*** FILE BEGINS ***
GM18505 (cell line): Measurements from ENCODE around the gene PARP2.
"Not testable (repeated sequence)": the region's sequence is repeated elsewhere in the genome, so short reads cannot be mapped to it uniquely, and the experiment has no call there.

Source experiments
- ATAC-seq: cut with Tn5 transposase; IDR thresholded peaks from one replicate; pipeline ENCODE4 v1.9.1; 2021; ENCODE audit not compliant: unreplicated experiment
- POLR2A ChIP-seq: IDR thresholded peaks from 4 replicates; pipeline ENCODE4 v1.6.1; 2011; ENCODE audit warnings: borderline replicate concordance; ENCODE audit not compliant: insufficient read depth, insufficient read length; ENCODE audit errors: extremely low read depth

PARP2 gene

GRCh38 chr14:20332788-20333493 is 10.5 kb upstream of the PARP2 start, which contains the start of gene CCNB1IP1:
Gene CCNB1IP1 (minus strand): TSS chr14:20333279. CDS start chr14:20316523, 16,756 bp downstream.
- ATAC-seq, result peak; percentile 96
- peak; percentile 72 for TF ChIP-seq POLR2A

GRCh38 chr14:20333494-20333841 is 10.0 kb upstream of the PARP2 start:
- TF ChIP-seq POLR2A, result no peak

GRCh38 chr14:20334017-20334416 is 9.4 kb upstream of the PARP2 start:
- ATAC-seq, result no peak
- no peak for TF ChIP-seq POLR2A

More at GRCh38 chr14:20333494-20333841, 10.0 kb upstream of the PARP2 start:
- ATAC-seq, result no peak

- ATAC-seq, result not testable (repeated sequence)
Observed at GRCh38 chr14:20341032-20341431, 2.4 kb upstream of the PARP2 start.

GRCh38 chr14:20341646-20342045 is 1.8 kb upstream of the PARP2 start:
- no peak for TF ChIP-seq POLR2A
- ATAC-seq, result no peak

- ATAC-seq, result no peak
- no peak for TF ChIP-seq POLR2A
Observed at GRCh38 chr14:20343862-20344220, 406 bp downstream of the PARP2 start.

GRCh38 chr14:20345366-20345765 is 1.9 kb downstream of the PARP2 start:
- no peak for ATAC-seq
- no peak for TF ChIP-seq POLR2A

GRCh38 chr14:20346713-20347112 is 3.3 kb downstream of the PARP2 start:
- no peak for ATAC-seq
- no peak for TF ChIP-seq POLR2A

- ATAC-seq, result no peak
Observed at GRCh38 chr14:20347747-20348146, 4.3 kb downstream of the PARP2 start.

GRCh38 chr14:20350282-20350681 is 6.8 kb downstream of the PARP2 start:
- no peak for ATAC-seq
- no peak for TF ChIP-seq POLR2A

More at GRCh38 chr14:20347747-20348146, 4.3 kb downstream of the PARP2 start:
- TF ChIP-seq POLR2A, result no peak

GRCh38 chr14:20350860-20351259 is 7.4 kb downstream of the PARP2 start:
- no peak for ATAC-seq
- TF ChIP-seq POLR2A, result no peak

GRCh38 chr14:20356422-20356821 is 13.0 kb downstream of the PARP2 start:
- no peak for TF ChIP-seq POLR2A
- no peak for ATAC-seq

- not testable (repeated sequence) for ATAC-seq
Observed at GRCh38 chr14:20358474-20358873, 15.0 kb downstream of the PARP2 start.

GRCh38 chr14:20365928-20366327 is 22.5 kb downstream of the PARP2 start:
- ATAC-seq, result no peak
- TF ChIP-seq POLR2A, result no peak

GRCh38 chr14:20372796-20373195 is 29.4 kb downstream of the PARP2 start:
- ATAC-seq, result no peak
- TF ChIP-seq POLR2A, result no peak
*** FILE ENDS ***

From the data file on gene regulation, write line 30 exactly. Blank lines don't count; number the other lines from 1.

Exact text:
- no peak for ATAC-seq